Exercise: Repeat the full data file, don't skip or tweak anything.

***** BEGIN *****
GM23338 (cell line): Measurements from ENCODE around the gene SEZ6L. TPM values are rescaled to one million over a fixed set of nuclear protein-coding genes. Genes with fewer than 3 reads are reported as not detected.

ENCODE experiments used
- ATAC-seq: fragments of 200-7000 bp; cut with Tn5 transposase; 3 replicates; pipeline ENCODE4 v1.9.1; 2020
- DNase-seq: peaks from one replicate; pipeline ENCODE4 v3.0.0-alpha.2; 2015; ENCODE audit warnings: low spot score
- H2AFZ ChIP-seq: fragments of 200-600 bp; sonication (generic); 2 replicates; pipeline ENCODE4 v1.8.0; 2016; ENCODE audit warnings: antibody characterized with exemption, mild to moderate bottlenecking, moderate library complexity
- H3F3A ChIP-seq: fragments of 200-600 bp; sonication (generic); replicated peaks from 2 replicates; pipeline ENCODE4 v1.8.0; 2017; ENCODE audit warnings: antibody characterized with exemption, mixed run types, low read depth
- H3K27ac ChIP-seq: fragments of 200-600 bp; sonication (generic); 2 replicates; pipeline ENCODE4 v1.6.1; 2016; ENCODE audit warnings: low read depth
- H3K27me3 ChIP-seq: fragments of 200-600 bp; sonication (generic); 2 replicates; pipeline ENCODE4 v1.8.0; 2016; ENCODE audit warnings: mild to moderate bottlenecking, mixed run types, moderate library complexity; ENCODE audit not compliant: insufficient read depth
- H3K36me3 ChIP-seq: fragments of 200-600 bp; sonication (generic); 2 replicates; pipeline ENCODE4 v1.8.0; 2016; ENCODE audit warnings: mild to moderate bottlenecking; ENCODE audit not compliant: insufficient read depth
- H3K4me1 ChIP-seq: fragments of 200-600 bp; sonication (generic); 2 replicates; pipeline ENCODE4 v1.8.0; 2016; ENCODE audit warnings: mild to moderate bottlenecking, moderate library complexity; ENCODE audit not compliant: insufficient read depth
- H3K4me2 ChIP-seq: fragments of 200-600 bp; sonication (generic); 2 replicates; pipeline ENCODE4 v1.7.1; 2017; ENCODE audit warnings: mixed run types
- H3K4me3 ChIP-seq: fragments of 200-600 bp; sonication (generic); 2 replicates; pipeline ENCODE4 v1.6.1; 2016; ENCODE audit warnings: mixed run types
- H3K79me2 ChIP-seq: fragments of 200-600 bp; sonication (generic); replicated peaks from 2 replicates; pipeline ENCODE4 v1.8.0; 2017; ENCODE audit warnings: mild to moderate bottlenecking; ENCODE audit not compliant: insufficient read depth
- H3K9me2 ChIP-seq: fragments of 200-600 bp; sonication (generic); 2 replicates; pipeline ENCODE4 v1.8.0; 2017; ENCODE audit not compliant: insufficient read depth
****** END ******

GM23338 (cell line): Measurements from ENCODE around the gene SEZ6L. TPM values are rescaled to one million over a fixed set of nuclear protein-coding genes. Genes with fewer than 3 reads are reported as not detected.

ENCODE experiments used
- ATAC-seq: fragments of 200-7000 bp; cut with Tn5 transposase; 3 replicates; pipeline ENCODE4 v1.9.1; 2020
- DNase-seq: peaks from one replicate; pipeline ENCODE4 v3.0.0-alpha.2; 2015; ENCODE audit warnings: low spot score
- H2AFZ ChIP-seq: fragments of 200-600 bp; sonication (generic); 2 replicates; pipeline ENCODE4 v1.8.0; 2016; ENCODE audit warnings: antibody characterized with exemption, mild to moderate bottlenecking, moderate library complexity
- H3F3A ChIP-seq: fragments of 200-600 bp; sonication (generic); replicated peaks from 2 replicates; pipeline ENCODE4 v1.8.0; 2017; ENCODE audit warnings: antibody characterized with exemption, mixed run types, low read depth
- H3K27ac ChIP-seq: fragments of 200-600 bp; sonication (generic); 2 replicates; pipeline ENCODE4 v1.6.1; 2016; ENCODE audit warnings: low read depth
- H3K27me3 ChIP-seq: fragments of 200-600 bp; sonication (generic); 2 replicates; pipeline ENCODE4 v1.8.0; 2016; ENCODE audit warnings: mild to moderate bottlenecking, mixed run types, moderate library complexity; ENCODE audit not compliant: insufficient read depth
- H3K36me3 ChIP-seq: fragments of 200-600 bp; sonication (generic); 2 replicates; pipeline ENCODE4 v1.8.0; 2016; ENCODE audit warnings: mild to moderate bottlenecking; ENCODE audit not compliant: insufficient read depth
- H3K4me1 ChIP-seq: fragments of 200-600 bp; sonication (generic); 2 replicates; pipeline ENCODE4 v1.8.0; 2016; ENCODE audit warnings: mild to moderate bottlenecking, moderate library complexity; ENCODE audit not compliant: insufficient read depth
- H3K4me2 ChIP-seq: fragments of 200-600 bp; sonication (generic); 2 replicates; pipeline ENCODE4 v1.7.1; 2017; ENCODE audit warnings: mixed run types
- H3K4me3 ChIP-seq: fragments of 200-600 bp; sonication (generic); 2 replicates; pipeline ENCODE4 v1.6.1; 2016; ENCODE audit warnings: mixed run types
- H3K79me2 ChIP-seq: fragments of 200-600 bp; sonication (generic); replicated peaks from 2 replicates; pipeline ENCODE4 v1.8.0; 2017; ENCODE audit warnings: mild to moderate bottlenecking; ENCODE audit not compliant: insufficient read depth
- H3K9me2 ChIP-seq: fragments of 200-600 bp; sonication (generic); 2 replicates; pipeline ENCODE4 v1.8.0; 2017; ENCODE audit not compliant: insufficient read depth